Employment Law

Flatulent Barrister Loses Flatulence-Discrimination Case

wind woodcutMan suffering from "wind" (image from Prodigiorum ac ostentorum chronicon, etc., by Konrad Lykosthenes (1557)).

It will probably surprise you to know that only a tiny fraction of my articles over the years have involved flatulence.

A search for the word “fart” turned up three items, but none of those actually involved flatulence itself. That is, I used the term “fart” in those items only to describe a sound that was at issue for some different but equally stupid reason. See Airport Security Seizes Three-Year-Old’s Fart Gun” (Aug. 18, 2015); “Epic Trademark Battle Erupts Between Makers of Competing Fart-Sound Software” (Mar. 11, 2009); “Teacher Sues for Harassment Due to Farting Chair” (Mar. 23, 2006). I seem to have used the word “flatulence” instead when that was directly at issue, but I found only two examples of that (both involving inmates). See Swedish Prisoner Warned Against Further Flatulence Attacks” (Mar. 25, 2010); “Inmate Faces Preliminary Hearing on Charge of Aggravated Flatulence” (Dec. 26, 2006). This means that a shockingly low .0526%—that is, barely five one-hundredths of one percent—of the articles here have actually involved flatulence.

Granted, this one will bring the percentage up to .0789%, but that still seems shockingly low.

In December, The Guardian reported that a panel in England had ruled against a senior barrister who alleged the Crown Prosecution Service discriminated against him because he was flatulent. SeeBarrister who sued after colleague asked him to stop farting loses case” (Dec. 21, 2021). To be fair, he was not arguing that flatulence itself was a disability, but rather that it was an unfortunate side effect of medication he was taking for a heart condition. This had not been a problem until 2016, when he began sharing an office with another lawyer. This lawyer knew the barrister had had a heart attack, but not that he was on medication, much less what the side effects of his medication might be. And so it may not be surprising that before long, as The Guardian put it, “the issue of his persistent flatulence was raised.”

“There were repeated incidents of flatulence in the [otherwise] quiet room,” the tribunal was reportedly told. “On one occasion, [his officemate] asked, ‘Do you have to do that, Tarique?'”

The claimant said he told the officemate that the problem was due to his medication, but “when asked if he could step outside to do it, he said he could not.” It isn’t clear from the article why this was allegedly impossible. According to the claimant, these questions were “embarrassing” and violated his dignity. He also alleged that co-workers and his employer took actions to harass or retaliate against him, such as throwing away his water bottles, asking him to work at least one day a week at a location 60 miles away, and refusing to pay the fee for his barrister’s practicing certificate while he was on sick leave.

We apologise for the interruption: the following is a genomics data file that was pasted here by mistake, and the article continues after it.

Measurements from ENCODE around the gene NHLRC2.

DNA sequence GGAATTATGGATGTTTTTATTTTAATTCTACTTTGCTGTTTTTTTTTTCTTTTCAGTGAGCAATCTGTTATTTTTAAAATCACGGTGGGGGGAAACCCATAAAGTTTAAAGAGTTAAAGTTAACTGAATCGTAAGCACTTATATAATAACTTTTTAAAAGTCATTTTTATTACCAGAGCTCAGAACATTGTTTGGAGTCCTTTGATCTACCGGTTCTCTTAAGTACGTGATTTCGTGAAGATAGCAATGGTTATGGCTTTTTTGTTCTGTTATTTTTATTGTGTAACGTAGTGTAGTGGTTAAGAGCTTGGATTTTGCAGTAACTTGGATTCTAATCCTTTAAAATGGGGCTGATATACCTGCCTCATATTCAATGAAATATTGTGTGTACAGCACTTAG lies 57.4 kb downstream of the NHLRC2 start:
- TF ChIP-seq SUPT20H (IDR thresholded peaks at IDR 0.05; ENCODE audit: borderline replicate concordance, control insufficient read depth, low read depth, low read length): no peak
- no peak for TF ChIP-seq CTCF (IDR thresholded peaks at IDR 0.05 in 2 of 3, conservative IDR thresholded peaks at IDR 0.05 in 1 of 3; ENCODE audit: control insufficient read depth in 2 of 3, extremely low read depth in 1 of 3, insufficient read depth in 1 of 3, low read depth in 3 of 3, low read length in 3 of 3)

The panel seems to have found that the Crown Prosecution Service should have done more to accommodate the claimant, such as by allowing him to work from home two days a week and to leave the office each day by 4pm to “help him manage his condition,” and he will receive some compensation for that. But it rejected his harassment and discrimination claims.

“Many of the incidents about which [he] complains were unrelated to his disability,” the panel found, “or were caused or aggravated by [him] overreacting.” In particular, it said, the officemate’s questions “were not asked with the purpose of violating [his] dignity or creating [a hostile] environment. It [i.e. “Do you have to do that, Tarique”] was not an unreasonable question to ask, when there had been repeated incidents of flatulence in a small office.”

There does appear to be evidence that some heart medications, as well as drugs prescribed for a variety of other conditions, may have side effects that include digestive problems and/or the aforementioned flatulence. According to one study, this may account for the misconception that “elderly individuals pass flatus more often.” There may be an “association between age and flatus,” as the study puts it, but data is limited and it is possible that the cause is not age itself but rather that older people tend to require more medications, some with the aforementioned side effects. This is from the study’s abstract, at least. I’m sure there is more to glean from the full publication, but while I have made certain sacrifices for this project, I decided that paying to subscribe to Clinical Gastroenterology and Hepatology would not be among them.